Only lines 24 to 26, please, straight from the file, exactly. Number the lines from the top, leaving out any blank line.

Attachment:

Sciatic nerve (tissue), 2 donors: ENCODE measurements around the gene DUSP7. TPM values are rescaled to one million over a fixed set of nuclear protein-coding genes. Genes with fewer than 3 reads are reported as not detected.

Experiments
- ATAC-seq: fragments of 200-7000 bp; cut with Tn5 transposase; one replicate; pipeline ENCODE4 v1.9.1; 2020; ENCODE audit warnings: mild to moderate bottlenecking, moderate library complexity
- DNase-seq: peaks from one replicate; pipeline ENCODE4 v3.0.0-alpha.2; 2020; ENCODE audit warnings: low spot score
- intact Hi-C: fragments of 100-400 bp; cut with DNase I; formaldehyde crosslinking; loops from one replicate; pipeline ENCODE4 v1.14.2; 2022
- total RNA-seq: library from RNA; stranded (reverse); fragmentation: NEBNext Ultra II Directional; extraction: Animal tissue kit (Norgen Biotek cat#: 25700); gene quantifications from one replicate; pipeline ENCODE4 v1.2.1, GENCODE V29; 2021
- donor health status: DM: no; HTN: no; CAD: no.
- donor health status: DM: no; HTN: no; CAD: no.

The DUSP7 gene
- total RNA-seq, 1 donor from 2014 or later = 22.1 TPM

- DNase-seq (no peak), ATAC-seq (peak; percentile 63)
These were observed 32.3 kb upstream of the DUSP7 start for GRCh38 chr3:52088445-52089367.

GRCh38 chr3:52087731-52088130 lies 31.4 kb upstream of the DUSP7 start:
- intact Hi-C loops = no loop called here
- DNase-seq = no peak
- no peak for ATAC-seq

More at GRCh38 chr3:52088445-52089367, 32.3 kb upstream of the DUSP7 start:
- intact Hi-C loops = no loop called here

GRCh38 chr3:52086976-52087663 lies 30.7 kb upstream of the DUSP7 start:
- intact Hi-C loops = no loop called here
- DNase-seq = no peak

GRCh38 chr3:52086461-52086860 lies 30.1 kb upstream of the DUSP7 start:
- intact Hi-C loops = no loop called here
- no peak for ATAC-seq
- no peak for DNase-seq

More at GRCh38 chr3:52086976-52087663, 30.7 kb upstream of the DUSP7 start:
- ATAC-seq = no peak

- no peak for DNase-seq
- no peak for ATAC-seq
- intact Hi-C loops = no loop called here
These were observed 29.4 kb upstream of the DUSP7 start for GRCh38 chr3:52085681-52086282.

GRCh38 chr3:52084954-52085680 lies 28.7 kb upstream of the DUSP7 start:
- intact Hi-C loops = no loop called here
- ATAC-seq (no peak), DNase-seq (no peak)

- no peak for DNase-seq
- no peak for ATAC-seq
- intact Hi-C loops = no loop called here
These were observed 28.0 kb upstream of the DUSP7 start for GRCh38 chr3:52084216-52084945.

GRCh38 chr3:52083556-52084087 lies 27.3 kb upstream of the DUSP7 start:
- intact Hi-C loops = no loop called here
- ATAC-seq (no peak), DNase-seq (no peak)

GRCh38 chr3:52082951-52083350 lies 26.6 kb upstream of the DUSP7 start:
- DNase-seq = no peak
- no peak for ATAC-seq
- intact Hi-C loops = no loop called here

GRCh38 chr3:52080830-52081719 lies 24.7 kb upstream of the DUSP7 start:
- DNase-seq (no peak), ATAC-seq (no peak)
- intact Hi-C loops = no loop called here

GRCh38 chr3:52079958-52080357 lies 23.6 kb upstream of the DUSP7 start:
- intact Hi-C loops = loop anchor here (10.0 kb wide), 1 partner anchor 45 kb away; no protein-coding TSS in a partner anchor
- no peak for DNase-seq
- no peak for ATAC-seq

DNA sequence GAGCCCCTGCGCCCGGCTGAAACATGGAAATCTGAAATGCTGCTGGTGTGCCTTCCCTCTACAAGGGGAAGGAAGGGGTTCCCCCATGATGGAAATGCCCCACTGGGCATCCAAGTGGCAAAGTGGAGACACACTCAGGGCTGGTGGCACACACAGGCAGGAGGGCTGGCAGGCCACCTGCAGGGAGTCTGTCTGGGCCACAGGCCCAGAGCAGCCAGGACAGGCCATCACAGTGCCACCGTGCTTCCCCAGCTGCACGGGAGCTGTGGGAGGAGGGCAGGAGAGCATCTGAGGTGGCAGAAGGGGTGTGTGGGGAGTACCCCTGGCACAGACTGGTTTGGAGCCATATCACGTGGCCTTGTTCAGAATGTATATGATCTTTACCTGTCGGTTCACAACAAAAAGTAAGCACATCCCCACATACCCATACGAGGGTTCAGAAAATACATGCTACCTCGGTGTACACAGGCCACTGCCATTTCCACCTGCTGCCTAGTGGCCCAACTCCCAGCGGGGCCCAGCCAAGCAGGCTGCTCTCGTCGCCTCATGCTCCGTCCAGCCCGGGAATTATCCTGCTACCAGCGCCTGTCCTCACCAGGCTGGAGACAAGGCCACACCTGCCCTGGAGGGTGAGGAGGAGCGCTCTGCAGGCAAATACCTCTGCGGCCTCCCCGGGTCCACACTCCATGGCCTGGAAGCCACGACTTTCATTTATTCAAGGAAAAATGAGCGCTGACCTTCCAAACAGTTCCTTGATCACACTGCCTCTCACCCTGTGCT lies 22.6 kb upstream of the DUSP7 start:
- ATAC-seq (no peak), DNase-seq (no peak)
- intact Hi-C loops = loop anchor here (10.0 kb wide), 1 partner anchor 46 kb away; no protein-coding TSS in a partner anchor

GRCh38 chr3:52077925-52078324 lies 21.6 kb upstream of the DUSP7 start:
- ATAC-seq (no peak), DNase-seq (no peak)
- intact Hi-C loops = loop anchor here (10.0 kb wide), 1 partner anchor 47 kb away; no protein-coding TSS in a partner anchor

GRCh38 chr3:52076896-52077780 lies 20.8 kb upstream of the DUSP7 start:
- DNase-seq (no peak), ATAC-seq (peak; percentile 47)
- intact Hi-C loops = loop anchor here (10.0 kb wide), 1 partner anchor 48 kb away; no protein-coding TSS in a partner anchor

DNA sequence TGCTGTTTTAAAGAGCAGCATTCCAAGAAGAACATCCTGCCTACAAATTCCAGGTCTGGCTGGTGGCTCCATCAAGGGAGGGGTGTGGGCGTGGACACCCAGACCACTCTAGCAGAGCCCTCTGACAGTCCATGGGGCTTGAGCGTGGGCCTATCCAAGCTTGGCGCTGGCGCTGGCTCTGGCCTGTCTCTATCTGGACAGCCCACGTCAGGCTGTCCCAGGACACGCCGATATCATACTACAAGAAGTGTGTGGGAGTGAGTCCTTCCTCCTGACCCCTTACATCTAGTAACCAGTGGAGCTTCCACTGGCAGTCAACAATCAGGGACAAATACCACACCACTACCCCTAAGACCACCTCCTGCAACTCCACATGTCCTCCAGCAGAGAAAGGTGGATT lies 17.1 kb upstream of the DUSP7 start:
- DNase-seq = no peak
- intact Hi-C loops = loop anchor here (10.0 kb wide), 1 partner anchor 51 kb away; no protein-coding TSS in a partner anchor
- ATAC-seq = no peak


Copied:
- no peak for ATAC-seq
- no peak for DNase-seq

More at GRCh38 chr3:52086976-52087663, 30.7 kb upstream of the DUSP7 start: